16 Nov 2017
Year-end employee reviews or evaluations — as a manager or business owner, you might be dreading them more than your team members. Figuring out what to say to your employees, especially employees who might not be performing at the level you’d like, can be challenging. You don’t want to drag them down by focusing on the negative. But, at the same time, you don’t want to sweep major issues under the rug in an attempt to keep everyone happy.
Employee evaluations are important, though, as they help you fix problems before they become major. Your team can learn a lot from their annual reviews. For some employees, these reviews can be a chance to make sure everyone is on the same page and to discuss their career goals. These tips will help you make the most of your year-end evaluations.
Prepare in Advance
There can be the temptation to just “wing it” when it comes to employee evaluations and to go into the review relatively unprepared. But you and your team members will get the most from the evaluations if you approach them like any other work project and do some advance preparation work. The last thing you want is to get into a meeting with a team member and completely blank on what you wanted to discuss with him or her.
Preparing for the evaluation can take several forms. If the employee has been with the company for more than a year, you can look at notes from past reviews to refresh your memory of what you discussed or to get an idea of what was discussed if you didn’t conduct the evaluation. Another option is to speak with the employee’s direct supervisors and others who work closely with him or her to get an idea of overall performance.
You might also ask each employee to complete a self-evaluation, which can give you an idea of where they stand or how they think they are doing. There might be differences between how they think they are performing and how other members of your team perceive them. You can address those differences during the evaluation.
Remember not to focus solely on the negative during a review, even if the employee is struggling. You should be able to find at least one positive thing to say about him or her — otherwise, why would you keep the employee on?
Keep it Conversational
Evaluations and reviews should be conversations you have with individual employees, not monologues. You want to give the employee as much a chance to speak as you have, while being careful not to let him or her dominate the discussion. Ask open ended questions about things the employee could do better. Present the evaluation as an opportunity for the two of you to work together to help the employee succeed or continue to succeed at your company.
Focus on a Plan for Employee Growth
The review at the end of the year is a great time to work with your team members on a plan for growth. Specifically, you want them to map out a plan for their own growth. That can mean outlining a couple of goals to work towards in the year to come as well as looking further into the future and making a plan for long-term goals. It might be helpful to ask your employees to come to the meeting with a list of goals for the next year. You can also look at last year’s review to get a sense of what your employee’s plans for growth were then.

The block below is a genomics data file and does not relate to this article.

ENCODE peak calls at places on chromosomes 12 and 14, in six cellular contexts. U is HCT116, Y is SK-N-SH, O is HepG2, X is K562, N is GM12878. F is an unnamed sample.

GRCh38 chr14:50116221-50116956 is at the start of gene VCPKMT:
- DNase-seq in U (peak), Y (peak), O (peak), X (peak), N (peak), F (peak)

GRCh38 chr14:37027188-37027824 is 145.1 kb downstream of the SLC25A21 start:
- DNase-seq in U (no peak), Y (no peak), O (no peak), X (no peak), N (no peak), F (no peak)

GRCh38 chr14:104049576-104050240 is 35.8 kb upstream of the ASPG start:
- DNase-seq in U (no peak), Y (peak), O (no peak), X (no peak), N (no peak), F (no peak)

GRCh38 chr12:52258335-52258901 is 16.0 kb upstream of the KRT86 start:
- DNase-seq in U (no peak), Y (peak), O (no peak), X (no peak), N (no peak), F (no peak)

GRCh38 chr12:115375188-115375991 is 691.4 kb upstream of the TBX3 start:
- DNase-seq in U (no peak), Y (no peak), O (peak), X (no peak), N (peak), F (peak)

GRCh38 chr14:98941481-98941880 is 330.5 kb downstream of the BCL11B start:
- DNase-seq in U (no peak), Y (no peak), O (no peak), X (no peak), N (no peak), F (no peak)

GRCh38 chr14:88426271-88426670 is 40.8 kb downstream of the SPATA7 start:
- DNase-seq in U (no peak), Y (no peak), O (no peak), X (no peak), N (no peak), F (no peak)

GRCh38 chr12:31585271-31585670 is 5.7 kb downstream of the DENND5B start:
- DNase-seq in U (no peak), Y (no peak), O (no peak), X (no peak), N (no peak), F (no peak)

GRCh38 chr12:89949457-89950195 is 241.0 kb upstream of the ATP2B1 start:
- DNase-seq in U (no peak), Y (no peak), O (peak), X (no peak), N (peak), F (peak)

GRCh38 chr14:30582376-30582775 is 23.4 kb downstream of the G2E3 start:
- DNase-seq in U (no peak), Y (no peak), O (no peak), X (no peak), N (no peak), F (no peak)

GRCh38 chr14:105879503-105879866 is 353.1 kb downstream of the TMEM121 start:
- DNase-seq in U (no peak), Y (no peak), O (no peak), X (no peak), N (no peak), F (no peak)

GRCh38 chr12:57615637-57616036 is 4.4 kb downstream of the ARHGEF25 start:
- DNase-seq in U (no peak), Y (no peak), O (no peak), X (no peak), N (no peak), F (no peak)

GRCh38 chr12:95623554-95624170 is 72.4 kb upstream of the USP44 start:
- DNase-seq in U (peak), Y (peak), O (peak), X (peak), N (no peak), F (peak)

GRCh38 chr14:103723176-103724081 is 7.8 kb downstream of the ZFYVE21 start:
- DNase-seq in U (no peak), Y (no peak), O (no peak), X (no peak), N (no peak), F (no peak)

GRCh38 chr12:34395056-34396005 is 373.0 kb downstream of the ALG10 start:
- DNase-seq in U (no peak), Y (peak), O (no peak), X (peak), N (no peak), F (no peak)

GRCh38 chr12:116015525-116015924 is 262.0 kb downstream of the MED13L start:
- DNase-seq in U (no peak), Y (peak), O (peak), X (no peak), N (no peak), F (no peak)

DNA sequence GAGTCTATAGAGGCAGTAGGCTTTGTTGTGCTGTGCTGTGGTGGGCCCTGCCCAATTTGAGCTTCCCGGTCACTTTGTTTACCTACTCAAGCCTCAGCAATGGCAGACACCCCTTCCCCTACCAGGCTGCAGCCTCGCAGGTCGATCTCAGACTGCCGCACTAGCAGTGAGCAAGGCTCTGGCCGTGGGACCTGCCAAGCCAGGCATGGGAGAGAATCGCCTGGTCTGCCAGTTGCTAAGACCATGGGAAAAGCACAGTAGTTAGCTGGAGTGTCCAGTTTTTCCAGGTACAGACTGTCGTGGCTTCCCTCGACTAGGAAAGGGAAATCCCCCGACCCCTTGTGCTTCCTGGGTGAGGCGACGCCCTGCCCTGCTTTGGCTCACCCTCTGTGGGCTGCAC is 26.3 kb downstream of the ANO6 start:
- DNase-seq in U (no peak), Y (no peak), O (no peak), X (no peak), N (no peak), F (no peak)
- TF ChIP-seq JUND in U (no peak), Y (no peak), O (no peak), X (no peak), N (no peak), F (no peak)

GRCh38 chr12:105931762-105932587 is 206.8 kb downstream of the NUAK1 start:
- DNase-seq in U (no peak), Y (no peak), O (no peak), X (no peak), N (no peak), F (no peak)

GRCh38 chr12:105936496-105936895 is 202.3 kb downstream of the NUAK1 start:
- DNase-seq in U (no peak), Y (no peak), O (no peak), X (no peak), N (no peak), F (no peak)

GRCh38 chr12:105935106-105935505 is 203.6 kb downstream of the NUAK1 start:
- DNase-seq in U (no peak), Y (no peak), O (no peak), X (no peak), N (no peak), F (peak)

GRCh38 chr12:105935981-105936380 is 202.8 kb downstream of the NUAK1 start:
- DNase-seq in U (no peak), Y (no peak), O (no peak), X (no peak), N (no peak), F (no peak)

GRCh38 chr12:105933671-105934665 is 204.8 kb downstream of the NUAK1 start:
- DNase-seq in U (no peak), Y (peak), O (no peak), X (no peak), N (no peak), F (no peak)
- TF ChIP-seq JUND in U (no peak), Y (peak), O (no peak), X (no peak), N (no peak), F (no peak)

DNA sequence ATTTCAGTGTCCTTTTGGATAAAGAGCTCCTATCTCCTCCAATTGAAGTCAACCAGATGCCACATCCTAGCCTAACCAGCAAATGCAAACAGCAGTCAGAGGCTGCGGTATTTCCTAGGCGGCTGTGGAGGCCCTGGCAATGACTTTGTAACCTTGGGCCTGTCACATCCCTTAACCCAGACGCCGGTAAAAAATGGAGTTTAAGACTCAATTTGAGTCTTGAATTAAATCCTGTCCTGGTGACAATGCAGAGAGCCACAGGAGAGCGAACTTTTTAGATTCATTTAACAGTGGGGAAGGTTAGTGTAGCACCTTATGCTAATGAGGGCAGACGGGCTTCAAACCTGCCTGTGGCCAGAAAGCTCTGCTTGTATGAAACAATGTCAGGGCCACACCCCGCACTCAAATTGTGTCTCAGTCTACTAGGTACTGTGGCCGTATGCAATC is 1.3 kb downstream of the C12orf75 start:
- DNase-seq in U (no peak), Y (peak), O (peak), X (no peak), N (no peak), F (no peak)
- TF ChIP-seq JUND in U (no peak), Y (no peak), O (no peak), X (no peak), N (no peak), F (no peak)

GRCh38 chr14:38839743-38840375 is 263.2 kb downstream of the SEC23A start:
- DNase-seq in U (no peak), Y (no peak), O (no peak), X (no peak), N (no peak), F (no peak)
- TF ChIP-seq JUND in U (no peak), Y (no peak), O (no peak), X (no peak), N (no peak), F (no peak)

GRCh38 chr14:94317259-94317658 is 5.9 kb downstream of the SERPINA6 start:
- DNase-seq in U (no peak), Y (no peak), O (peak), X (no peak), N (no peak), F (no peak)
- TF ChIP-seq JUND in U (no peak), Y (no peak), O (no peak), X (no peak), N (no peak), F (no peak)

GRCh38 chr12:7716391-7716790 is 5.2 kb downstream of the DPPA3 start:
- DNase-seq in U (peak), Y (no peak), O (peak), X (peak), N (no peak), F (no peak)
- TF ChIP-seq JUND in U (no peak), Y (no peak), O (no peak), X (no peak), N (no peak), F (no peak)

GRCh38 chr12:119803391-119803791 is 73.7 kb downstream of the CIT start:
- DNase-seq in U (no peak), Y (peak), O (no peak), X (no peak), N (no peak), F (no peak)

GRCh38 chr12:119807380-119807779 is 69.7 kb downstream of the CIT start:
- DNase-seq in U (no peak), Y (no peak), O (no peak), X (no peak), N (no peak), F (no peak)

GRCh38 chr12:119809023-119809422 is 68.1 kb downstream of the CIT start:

Make a Plan for the Year Ahead
Don’t let the review end with out briefly sketching out a plan for the upcoming year. Pencil in check in meetings a few months in the future (such as at the end of winter or end of spring), so that you can touch base with each employee and see how they are doing with various goals. The check in meeting can also be a chance to address any ongoing issues with your team members or to note any positive changes in their performance.
Employee evaluations are just one thing to check off your end-of-the-year to-do list. To learn more about how a virtual CFO can help you prepare the upcoming year, contact New Direction Capital today.
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Few people relish the idea of telling someone they’re doing something wrong or that there’s room for improvement. But if your employees don’t receive constructive criticism, they’ll have no idea where they can improve or if they aren’t doing something correctly, which can have a negative impact on your company’s growth. Giving negative feedback doesn’t have to be something you or other leaders at your company dread. If you let your emotional intelligence, or EQ, guide you, you might find that giving constructive criticism becomes a positive experience for your employees and for you.
Get the Timing Right
When’s the best time to offer an employee feedback? Ideally right after you notice a certain behavior or right after a presentation or other project is completed. If you delay offering the feedback, it might be difficult for you or the employee to remember exactly what you’re talking about. Delivering feedback at the right time is essential whether you have something positive to say or something constructive to offer.
Make the Feedback Process a Conversation
Delivering feedback to an employee shouldn’t be a monologue. Remember that he or she is a person and has his or her own thoughts and feelings. One way to ease into a feedback conversation is to pass the ball to your employee. Ask him or her how he or she thought a project or presentation went or, if you’re conducting a performance review, ask him or her what areas need improvement or what his or her weaknesses are.
If your employee mentions specific things, listen to what those area, then start your feedback discussion by ask how he or she thinks those areas can be improved. Even if you have different areas you want to focus on, it’s important to make sure you listen to your employee’s concerns.
Vague feedback, whether it’s positive or negative, is pretty much useless feedback. You might think you’re helping out an employee by telling him or her “great job!” or “really nice work!” But if you don’t explain what was a good job or why, you’re not giving your employee much to go on. He or she won’t know exactly what it is he or she should keep doing.
The same is true for negative feedback. A comment such as “you seemed nervous” doesn’t help an employee very much. If you think someone seemed nervous during their presentation, explain why. It might have been because he or she kept fidgeting or pushing hair away from his or her face, for example.
Make It About You
How you phrase feedback can make it either sound like a personal attack, causing a person to get defensive, or it can make it sound like a fact, something that you can work on together. When you make constructive feedback about yourself, you shift some of the blame away from the employee and turn the criticism into something he or she can’t argue with. For example, if you say, “when you were fidgeting during your presentation, I felt that you didn’t want to be there,” you make an assumption about your team member, which he or she can refute.